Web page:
Exploring the Common Dental Traumas & Accidents
Dental health is not merely about proper oral hygiene. That is just but part of it. An important aspect of your oral health is caring for your mouth after injuries. Oral accidents and traumas can happen to anyone, especially for people involved in high contact sports. It is why wearing mouthguards, is encouraged.
When you sustain an injury in your mouth, it can affect your entire oral health. The pain, bleeding and alarming nature of the problem is already overwhelming. Learning how to Go about the common dental injuries and traumas can help you be prepared for such eventualities.
What Is A Dental Trauma?
It is an accident or injury that occurs and affects any part of the oral cavity. Such an injury can harm the periodontium, tongue, jaw, or teeth. Such traumas are often realized after blunt trauma on the face near the mouth, or during accidents like sports injuries.
Most, if not all dental accidents are considered dental emergencies. They hurt your oral cavity so much so that you require urgent dental care. Granted, some dental accidents and traumas are more severe than others. Some patients are lucky enough to only sustain chips on their teeth. For others, immediate treatment is required for the extent of the injuries.
What Are the Common Types of Oral Injuries?
Dr. Jason Hirsch indicates that most oral traumas have to do with damaged teeth. The damage may be sustained in form of a crack, a chip, or a break. It explains why most dental injuries are handled by endodontists, who are dental experts that specialize in saving teeth without having to extract it completely.
However, in other cases, the damage done in your oral cavity may be more than a crack on your tooth. Some of the common traumas in dentistry include the following:
- Luxated tooth – it describes the dislodgment of a tooth from its normal position, after an injury or accident.
- Fractured root – it is not just the crown of your tooth that can be fractured. In some cases, part of your tooth’s root may also sustain a fracture. Such requires endodontic treatment at Royal Palm Beach, FL to protect the pulp from infection.
- Fractured jawbone – the jawbone plays a big role in holding your teeth in place. After an accident, your jawbone may fracture, compromising the stability and support system of your teeth.
- Open wounds – sometimes the trauma you need to nurse has to do with an open wound. It could be a deep cut on your tongue, your lips, or even inner cheeks.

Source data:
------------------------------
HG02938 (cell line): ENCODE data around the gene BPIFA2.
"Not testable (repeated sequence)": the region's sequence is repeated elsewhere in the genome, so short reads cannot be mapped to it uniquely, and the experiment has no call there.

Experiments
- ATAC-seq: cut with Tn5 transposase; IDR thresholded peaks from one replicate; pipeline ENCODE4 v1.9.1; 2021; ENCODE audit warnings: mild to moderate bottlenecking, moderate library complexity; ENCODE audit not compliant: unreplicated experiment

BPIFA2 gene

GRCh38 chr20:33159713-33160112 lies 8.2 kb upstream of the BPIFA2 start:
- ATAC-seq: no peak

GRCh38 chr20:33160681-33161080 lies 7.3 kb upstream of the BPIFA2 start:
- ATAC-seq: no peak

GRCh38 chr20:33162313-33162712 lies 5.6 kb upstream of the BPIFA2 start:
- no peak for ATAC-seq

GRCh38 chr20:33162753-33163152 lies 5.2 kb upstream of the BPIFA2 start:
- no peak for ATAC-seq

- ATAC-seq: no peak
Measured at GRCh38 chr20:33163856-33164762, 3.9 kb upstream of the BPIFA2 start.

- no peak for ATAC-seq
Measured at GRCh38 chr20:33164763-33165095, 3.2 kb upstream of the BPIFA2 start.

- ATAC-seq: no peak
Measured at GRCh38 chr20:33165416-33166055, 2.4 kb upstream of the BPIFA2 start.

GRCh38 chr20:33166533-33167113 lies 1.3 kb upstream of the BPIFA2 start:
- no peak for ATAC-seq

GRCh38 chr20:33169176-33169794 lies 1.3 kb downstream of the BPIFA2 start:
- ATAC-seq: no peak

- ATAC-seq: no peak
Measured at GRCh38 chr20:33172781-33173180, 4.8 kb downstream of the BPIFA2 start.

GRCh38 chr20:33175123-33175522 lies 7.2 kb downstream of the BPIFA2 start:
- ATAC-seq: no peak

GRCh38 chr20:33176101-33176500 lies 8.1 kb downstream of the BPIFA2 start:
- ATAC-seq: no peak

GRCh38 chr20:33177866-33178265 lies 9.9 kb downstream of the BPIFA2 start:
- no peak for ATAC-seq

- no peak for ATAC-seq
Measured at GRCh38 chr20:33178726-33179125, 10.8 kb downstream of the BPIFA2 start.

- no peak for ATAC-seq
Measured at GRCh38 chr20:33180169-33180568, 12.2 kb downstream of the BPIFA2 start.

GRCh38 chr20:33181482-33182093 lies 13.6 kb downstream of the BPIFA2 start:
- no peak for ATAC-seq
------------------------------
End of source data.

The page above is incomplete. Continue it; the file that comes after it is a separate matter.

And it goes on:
- Tooth intrusion – it describes a condition where an injured tooth is driven back into the jawbone, due to the broken alveolar bones. It is far more common in children than in adults.
- Knocked-out teeth – it is one of the most common dental problems in emergency dentistry. A forceful external impact on your face can compromise the stability of your teeth causing them to fall out. The danger here has to do with the significant bleeding you will experience, possible fractures, and concussions, which are then compounded by the lost teeth.
How Best to Respond to Traumas and Accidents of The Mouth
When you incur an injury, your response to the incurred damage can help make things better for you at the moment, and even long term. If you can do anything to alleviate the pain and manage the symptoms you have, it will work to your advantage, as you concern yourself with visiting an ER for dental emergencies. Some of the tips to help you respond appropriately include:
- Avoid motion – any efforts to move your mouth can make things worse than they are. Besides, the pain from the injury should be enough to convince you not to move your mouth.
- Control the bleeding – use a clean cloth or gauze and place it on the bleeding site. This will help to control the bleeding and encourage clotting in the site.
- Find the missing teeth – this will give your dentist a chance to restore your teeth to their sockets.
- Call a dentist – with some oral traumas, there isn’t much you can do. Determine to call your dentist as soon as the injury happens. He/she will be in a much better position to guide you on how to manage your injury as you head to a dental ER.